RNAO has been asked to review a draft document from Health Canada. Although COVID-19 is a novel virus, there are studies of other coronaviruses that can be applied to assess the safety and effectiveness of reprocessing strategies. The draft document states that “Health Canada’s evidence requirements will include sterility assurance; demonstration that respirator filter and fit performance are maintained; evidence that there is no residual chemical hazard related to reprocessing; and ensuring adequate labelling that describes the validated methods and reprocessing conditions applied to the respirator." This correctly identifies the key issues to consider. The expert opinion we have gathered suggests that, properly done, decontamination is not an issue – the virus is eliminated by the methods proposed. The more concerning question is whether reprocessing affects the physical characteristics of the mask eroding proper fit. There also needs to be confirmation there is no residual chemical hazard.
The research is still ongoing (see, for example, here). Given that testing is done on specific models and brands of mask, there is no assurance that another model or brand will have different results. So guidance should be brand and model specific. RNAO asks for a careful explanation of the basis upon which the reprocessed N95s are being introduced.
RNAO insists that any documentation should address the issues mentioned above. The guidance should specify that the use of reprocessed masks be kept always as a last resort, and not as way to diminish costs. RNAO also strongly recommends the need for proper documentation and training on PPE use that is sector-specific. See my earlier updates here.
MOH EOC Situational Report #79 here for Monday, April 13
EOC report #79 for April 13 informs of the following actions taken:
RNAO’s ViaNurse Program
RNAO launched its COVID-19 ViaNurse program on March 13 and it has already registered 274 nurse practitioners (NPs), 1,000 critical care RNs (who have experience and continued competency in the provision of critical care) as well as 7,155 RNs for virtual/clinical care.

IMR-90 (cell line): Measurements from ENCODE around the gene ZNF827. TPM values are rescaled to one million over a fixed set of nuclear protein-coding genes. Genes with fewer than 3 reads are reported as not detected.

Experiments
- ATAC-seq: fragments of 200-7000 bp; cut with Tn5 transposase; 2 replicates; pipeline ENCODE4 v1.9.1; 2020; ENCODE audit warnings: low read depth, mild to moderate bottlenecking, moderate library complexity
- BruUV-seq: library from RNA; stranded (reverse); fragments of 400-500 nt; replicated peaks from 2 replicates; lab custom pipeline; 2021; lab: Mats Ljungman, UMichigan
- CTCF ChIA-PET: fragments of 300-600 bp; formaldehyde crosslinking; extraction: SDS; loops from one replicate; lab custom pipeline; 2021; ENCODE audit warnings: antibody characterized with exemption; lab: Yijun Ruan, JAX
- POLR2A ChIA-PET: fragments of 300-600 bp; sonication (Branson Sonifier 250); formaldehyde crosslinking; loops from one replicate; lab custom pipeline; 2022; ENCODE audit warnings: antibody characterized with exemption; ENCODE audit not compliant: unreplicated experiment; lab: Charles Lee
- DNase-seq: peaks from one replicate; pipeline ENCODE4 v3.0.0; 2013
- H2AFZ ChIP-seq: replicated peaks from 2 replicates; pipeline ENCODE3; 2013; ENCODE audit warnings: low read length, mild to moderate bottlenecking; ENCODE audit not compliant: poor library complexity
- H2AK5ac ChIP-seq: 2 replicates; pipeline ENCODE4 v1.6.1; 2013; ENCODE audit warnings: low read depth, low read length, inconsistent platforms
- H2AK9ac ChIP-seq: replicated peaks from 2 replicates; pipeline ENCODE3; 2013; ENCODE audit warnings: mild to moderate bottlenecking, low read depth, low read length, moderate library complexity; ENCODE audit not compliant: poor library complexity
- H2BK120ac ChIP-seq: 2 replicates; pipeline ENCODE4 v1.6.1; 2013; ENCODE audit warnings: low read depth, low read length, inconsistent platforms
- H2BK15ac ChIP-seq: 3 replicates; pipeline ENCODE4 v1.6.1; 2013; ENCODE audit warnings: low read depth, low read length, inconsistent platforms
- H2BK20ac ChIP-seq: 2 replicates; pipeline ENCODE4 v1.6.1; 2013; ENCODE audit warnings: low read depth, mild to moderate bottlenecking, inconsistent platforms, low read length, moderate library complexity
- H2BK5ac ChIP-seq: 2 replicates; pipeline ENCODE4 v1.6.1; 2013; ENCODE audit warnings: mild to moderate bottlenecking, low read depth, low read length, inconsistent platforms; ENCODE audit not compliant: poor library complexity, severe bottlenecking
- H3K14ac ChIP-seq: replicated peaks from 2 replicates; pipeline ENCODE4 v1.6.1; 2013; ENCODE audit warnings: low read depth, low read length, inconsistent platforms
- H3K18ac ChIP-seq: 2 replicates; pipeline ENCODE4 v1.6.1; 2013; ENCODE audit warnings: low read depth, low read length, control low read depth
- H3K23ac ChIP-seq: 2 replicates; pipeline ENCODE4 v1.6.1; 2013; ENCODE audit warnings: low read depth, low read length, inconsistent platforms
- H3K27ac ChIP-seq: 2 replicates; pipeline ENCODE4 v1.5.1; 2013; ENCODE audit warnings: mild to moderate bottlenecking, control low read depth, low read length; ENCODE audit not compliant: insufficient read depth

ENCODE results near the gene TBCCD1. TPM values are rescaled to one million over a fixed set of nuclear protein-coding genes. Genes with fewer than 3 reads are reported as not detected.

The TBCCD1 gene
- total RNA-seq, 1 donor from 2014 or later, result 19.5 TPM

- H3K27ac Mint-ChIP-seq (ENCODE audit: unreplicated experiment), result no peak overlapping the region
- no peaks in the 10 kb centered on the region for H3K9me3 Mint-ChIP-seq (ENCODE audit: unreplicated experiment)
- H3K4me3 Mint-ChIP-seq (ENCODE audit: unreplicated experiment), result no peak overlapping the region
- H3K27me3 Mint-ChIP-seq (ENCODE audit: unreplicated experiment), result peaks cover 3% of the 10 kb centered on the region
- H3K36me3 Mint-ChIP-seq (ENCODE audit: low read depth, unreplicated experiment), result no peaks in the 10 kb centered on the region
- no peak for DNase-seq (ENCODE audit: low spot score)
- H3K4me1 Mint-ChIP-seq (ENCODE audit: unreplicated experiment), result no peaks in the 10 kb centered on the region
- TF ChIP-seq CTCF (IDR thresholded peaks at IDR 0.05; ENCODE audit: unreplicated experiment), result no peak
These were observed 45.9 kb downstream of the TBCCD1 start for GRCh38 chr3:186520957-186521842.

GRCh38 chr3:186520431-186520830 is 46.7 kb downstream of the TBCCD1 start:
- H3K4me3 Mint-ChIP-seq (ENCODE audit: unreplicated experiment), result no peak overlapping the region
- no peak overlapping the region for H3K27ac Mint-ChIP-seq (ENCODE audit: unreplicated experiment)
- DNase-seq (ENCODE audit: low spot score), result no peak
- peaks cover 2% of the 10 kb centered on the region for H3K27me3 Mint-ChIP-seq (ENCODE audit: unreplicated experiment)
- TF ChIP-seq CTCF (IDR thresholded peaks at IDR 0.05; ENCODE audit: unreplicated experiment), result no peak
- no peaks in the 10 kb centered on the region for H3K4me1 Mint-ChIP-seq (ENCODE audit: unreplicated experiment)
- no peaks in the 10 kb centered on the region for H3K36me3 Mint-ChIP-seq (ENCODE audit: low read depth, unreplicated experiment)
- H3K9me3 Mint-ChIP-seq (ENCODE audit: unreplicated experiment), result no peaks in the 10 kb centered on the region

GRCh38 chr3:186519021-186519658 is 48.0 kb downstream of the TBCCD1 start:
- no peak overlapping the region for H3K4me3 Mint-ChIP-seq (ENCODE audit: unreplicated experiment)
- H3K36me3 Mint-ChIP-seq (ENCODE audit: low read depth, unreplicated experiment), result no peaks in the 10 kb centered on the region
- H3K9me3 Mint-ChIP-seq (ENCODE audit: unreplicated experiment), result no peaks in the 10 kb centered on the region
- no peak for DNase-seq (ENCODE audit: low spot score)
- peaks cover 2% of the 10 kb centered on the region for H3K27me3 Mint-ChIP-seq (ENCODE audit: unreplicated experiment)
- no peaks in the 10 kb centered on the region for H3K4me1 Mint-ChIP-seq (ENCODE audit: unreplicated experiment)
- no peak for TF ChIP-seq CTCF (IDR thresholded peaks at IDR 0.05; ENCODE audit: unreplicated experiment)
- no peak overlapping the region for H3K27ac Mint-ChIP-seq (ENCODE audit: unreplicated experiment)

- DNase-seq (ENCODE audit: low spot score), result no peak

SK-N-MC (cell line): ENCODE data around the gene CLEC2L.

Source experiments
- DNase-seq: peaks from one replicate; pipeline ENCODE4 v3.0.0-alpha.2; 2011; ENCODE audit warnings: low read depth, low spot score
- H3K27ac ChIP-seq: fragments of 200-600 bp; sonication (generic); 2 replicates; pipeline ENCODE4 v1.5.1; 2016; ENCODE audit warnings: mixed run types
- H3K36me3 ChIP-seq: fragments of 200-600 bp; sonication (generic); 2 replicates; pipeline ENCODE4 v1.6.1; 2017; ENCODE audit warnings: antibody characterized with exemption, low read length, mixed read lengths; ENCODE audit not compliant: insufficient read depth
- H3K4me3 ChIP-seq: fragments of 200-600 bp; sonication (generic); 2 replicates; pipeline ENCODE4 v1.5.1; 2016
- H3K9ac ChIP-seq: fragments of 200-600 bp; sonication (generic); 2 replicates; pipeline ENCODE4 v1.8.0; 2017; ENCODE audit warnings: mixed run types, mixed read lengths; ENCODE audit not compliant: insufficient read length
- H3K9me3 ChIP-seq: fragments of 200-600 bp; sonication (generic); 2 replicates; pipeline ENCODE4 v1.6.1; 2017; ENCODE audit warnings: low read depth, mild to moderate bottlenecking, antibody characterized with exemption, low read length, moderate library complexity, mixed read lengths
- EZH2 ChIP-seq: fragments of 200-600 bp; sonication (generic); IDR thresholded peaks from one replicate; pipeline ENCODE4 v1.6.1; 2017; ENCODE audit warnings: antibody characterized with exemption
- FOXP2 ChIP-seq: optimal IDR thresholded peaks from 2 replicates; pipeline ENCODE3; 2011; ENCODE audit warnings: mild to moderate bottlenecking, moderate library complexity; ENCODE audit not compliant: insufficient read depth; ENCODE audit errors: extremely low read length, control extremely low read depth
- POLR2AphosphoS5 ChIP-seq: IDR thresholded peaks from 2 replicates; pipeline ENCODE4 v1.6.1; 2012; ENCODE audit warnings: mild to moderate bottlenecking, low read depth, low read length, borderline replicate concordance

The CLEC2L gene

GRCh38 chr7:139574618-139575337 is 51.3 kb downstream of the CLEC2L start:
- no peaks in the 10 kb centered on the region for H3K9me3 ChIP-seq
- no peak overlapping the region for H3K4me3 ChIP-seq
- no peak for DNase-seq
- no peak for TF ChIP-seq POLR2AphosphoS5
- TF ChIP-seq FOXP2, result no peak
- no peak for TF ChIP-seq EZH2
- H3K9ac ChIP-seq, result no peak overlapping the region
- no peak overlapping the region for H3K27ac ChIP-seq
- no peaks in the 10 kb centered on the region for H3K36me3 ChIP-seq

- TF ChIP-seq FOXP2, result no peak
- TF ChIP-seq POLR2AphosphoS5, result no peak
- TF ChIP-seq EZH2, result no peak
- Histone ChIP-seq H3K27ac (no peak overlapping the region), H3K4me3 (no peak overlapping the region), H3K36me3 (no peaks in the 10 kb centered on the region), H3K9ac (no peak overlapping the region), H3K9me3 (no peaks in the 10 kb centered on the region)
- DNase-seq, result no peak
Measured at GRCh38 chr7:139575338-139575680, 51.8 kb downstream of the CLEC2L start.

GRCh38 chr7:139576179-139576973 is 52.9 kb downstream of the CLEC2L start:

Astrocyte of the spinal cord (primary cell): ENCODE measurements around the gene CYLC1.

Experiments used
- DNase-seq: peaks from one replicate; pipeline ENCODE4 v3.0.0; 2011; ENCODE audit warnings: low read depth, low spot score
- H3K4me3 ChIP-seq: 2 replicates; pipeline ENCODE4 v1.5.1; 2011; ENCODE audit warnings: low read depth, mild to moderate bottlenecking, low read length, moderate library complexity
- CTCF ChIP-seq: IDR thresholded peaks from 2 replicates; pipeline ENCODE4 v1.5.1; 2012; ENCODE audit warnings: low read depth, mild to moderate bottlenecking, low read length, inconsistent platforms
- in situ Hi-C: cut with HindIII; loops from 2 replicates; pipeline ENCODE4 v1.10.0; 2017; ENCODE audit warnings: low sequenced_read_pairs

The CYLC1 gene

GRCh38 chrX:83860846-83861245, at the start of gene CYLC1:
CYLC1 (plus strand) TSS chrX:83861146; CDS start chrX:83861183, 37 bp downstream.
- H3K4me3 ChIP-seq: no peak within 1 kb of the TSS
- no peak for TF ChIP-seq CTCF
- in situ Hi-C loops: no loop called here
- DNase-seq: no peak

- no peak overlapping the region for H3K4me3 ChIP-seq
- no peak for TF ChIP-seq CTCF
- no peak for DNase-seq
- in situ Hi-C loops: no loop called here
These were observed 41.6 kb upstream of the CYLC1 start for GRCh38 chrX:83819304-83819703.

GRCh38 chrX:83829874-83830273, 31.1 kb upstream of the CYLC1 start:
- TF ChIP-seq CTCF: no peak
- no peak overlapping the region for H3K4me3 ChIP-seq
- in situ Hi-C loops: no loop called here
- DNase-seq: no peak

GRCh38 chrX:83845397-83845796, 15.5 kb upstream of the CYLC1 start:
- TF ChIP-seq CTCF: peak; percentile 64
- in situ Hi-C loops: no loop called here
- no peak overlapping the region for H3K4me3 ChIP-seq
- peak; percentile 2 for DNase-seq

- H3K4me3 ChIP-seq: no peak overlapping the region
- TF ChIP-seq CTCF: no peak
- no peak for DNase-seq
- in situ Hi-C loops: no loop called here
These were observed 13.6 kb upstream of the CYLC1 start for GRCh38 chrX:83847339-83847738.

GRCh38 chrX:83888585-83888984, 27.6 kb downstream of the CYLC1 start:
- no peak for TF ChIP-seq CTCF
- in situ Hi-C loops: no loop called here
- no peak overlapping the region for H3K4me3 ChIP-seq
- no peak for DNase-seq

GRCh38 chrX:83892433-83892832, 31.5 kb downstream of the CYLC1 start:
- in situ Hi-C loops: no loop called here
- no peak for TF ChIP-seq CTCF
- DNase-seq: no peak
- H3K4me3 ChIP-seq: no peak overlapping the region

RNAO is actively staffing nursing homes and retirement homes requiring NPs, RN and PSWs; so far, 400 organizations have registered. We have also staffed many hospitals and indigenous communities. We urge CNEs, CNOs, and managers – in all sectors and regions of Ontario - to access this talent now to build HR surge capacity. For details and forms, please go here.
Staying in touch
Please continue to keep in touch and share questions and/or challenges of any kind, and especially shortages of PPE. Send these to me at email@example.com. We are responding daily and are continuously solving your challenges. RNAO’s Board of Directors and our entire staff want you to know: WE ARE HERE FOR YOU!
Thank you deeply colleagues in the front lines; in administrative roles; in all labour, professionals and sector associations, and in governments in Ontario, in Canada and in other regions – especially New York and the rest of the United States, Italy, Spain, France, Iran and Germany – now hit the hardest. We are here with you in solidarity. These are stressful and exhausting times; the only silver lining is coming together and working as one people – for the good of all!
Together, we are and will continue to tackle COVID-19 with the best tools at hand: accurate information, calmness, determination and swift actions.
Doris Grinspun, RN,MSN, PhD, LLD(hon), Dr(hc), FAAN, O.ONT
RECENT RNAO POLICY CORNER ITEMS:
13 April - Practical Tips for Safe Use of Masks – go here.
10 April - Ontario’s Tragedy in Long Term Care Homes and Retirement Homes – go here.
10 April - RNAO Action – Supporting Long-Term Care – go here.
10 April - Update For Nursing Students – NCLEX Exam – go here.
9 April - Celebrating Passover, Good Friday, Holy Saturday, Easter Sunday and the start of Ramadan during a pandemic – go here.
9 April - Guidance on use of N95 mask – go here.
7 April - Sentinel surveillance and on-site testing in the homeless service sector – go here.
7 April - Reprocessing of n95 – safe? – go here.
5 April - We must change the way we do testing and case definition – go here.
5 April - Ringing the alarm bells on critical care beds – go here.
4 April - COVID-19, stay at home and domestic violence – go here.
We have posted earlier ones in my blog here. Please go and take a look.
Ontario’s public website on the COVID-19 is there to inform the general public – encourage your family and friends to access this public website. The WHO has provided an excellent link for you to share with members of the public here.
Please promote the use of Ontario’s COVID-19 self-assessment tool: It also has a guide where to seek care, if necessary. Its use will provide the province with real-time data on the number and geography of users who are told to seek care, self-isolate or to monitor for symptoms. Data will inform Ontario's ongoing response to keep individuals and families safe.
Health Canada's website provides the best information capturing all of Canada. It contains an outbreak update, Canada's response to the virus, travel advice, symptoms and treatment, and resources for health professionals.
You can find up-to-date global numbers in Coronavirus COVID-19 Global Cases by Johns Hopkins CSSE.